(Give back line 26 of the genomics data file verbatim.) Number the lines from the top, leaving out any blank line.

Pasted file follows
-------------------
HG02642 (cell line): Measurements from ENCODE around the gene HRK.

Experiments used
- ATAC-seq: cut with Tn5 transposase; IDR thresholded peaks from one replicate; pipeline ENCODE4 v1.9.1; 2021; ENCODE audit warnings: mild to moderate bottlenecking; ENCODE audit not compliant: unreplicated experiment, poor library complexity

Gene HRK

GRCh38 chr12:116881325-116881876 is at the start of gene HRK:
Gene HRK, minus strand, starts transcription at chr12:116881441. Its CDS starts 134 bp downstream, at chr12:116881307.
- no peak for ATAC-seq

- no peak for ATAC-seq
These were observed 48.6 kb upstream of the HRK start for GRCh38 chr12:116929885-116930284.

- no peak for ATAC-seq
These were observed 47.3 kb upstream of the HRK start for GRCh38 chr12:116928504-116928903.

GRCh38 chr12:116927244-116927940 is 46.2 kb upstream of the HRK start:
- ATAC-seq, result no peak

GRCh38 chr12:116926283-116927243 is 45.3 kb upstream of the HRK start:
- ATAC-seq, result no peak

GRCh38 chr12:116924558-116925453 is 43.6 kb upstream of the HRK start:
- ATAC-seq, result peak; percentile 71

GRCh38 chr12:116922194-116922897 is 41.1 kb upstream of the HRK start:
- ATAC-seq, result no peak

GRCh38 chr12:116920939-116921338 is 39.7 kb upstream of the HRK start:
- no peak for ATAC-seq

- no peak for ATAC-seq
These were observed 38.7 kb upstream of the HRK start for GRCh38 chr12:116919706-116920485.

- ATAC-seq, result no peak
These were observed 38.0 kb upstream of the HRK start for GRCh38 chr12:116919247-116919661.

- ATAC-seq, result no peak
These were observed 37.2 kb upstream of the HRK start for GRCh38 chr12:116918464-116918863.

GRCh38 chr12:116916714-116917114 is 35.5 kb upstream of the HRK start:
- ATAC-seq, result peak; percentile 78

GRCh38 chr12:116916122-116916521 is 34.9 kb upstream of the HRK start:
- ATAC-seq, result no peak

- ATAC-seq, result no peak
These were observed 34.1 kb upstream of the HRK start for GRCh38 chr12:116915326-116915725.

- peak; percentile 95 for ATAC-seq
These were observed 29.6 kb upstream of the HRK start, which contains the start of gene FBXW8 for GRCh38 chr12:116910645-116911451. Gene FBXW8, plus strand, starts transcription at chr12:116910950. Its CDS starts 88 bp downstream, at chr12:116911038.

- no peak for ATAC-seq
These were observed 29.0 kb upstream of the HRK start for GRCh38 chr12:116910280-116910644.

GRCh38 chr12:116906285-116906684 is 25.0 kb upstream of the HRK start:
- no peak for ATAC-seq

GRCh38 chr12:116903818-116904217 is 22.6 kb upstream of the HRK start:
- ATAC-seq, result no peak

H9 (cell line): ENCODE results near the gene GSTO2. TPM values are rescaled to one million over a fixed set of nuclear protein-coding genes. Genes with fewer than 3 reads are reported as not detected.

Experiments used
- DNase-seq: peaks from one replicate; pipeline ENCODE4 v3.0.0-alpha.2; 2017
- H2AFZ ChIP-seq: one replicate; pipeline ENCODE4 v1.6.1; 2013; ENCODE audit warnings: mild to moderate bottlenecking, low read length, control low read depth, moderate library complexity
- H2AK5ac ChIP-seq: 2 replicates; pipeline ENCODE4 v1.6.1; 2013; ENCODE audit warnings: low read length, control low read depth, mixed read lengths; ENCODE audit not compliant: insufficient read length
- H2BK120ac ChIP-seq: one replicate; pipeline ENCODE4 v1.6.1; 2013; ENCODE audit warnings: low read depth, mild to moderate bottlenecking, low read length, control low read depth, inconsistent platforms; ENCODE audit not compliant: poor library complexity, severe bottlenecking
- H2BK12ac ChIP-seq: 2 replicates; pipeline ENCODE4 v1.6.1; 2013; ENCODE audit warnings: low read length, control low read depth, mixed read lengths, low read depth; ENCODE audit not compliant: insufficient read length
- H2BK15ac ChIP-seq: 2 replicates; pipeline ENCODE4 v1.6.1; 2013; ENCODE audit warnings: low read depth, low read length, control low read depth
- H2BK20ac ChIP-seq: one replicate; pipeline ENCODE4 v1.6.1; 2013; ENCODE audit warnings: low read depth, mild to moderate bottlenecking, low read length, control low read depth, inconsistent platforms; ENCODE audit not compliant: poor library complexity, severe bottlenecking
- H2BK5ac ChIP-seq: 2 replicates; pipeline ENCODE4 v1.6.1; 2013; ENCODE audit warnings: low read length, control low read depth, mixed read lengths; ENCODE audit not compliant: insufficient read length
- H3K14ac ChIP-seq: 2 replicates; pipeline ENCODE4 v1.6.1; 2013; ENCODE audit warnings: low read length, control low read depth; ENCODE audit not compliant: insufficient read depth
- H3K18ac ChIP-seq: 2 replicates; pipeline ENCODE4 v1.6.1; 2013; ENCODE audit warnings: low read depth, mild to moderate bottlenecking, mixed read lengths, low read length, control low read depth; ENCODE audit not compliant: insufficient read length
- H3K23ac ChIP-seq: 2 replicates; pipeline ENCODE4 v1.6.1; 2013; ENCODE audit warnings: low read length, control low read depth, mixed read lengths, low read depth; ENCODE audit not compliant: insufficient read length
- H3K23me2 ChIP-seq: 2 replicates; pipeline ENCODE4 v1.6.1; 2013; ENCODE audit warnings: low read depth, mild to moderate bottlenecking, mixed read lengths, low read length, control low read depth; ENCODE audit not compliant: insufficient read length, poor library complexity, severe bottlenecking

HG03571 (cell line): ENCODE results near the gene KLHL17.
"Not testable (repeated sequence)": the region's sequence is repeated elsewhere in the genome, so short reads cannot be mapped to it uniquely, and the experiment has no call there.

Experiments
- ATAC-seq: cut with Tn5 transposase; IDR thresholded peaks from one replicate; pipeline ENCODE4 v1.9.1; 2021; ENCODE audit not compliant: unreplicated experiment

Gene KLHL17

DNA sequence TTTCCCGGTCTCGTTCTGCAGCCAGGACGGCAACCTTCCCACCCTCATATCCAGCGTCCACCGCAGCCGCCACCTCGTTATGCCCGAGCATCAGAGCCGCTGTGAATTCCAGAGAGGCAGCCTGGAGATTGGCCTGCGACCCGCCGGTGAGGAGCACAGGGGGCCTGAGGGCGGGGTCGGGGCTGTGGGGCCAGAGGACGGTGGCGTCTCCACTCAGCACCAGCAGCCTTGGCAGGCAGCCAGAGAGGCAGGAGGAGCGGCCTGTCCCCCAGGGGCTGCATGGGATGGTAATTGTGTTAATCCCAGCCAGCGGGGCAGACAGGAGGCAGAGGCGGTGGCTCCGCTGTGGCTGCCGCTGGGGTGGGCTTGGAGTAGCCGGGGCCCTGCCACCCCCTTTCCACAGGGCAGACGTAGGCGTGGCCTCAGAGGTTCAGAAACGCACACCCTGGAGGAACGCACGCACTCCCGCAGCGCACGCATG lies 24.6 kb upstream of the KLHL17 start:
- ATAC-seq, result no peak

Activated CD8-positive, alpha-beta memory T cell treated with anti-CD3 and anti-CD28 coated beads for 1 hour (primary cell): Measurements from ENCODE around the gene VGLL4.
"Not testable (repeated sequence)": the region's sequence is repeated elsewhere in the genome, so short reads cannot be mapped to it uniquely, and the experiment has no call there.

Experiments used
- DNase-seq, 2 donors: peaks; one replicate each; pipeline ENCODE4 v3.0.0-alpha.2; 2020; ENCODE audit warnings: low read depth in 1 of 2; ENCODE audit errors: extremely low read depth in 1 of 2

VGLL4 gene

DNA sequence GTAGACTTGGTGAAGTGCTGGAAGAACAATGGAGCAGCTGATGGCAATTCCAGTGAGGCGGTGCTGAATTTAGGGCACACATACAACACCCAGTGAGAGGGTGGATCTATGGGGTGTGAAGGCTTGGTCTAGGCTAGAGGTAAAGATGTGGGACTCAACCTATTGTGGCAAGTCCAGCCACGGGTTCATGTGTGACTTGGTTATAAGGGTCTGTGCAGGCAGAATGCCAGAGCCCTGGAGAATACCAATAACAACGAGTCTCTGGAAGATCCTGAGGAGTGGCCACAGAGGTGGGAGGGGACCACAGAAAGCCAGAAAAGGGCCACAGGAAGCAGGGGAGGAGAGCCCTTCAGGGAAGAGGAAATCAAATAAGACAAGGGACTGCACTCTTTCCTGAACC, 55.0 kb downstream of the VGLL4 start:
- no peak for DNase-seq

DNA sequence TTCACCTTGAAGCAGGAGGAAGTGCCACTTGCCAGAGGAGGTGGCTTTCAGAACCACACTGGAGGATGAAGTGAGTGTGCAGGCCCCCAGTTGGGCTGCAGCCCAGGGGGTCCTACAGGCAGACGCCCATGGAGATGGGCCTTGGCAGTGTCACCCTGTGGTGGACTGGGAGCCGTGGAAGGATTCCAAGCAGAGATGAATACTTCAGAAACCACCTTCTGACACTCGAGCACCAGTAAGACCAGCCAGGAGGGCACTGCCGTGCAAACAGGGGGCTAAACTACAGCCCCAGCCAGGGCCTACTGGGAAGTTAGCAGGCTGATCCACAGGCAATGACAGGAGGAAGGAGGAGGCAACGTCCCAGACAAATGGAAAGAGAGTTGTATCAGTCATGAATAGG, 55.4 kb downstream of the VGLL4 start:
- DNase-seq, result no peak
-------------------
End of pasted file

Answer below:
- ATAC-seq, result no peak